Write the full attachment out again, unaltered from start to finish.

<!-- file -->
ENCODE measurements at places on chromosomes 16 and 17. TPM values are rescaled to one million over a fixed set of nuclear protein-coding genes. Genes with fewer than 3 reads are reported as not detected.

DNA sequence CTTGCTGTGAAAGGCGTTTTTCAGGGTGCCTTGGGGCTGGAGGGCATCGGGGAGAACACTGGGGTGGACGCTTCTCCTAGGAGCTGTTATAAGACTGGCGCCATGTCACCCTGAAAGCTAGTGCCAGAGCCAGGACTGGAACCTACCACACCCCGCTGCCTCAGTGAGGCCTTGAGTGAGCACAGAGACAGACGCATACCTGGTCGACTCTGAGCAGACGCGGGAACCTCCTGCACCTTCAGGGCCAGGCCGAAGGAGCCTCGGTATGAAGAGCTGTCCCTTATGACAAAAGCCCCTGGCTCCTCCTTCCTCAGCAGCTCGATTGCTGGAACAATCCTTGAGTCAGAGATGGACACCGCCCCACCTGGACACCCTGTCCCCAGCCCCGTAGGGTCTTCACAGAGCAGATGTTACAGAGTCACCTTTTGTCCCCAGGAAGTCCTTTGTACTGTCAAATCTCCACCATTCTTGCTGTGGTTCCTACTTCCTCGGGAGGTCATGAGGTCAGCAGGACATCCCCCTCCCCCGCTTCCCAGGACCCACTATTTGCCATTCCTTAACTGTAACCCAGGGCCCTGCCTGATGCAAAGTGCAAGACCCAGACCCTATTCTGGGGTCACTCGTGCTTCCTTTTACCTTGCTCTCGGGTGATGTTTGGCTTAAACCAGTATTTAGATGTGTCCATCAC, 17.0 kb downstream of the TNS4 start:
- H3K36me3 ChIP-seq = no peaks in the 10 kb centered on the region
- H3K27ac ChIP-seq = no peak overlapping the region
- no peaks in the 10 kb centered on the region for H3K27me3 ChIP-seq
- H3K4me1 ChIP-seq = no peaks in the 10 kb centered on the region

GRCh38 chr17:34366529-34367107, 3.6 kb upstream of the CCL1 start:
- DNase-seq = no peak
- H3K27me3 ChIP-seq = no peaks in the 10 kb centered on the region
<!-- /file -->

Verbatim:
ENCODE measurements at places on chromosomes 16 and 17. TPM values are rescaled to one million over a fixed set of nuclear protein-coding genes. Genes with fewer than 3 reads are reported as not detected.

DNA sequence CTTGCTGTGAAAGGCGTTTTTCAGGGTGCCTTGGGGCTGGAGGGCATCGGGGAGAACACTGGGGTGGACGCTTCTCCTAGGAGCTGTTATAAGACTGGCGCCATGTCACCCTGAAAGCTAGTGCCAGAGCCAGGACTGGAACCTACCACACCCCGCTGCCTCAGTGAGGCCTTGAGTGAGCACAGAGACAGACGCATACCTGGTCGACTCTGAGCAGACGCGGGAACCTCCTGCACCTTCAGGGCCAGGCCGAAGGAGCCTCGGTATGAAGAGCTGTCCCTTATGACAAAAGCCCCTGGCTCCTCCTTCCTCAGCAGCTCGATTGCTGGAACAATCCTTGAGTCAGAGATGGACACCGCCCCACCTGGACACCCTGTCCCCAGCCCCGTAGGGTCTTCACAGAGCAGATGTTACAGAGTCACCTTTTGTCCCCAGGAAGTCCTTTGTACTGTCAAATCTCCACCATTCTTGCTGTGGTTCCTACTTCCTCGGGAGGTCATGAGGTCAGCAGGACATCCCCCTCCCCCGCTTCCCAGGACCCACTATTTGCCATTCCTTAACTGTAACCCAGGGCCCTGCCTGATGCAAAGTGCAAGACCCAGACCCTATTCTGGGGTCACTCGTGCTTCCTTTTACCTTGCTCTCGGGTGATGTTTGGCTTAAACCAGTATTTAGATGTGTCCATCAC, 17.0 kb downstream of the TNS4 start:
- H3K36me3 ChIP-seq = no peaks in the 10 kb centered on the region
- H3K27ac ChIP-seq = no peak overlapping the region
- no peaks in the 10 kb centered on the region for H3K27me3 ChIP-seq
- H3K4me1 ChIP-seq = no peaks in the 10 kb centered on the region

GRCh38 chr17:34366529-34367107, 3.6 kb upstream of the CCL1 start:
- DNase-seq = no peak
- H3K27me3 ChIP-seq = no peaks in the 10 kb centered on the region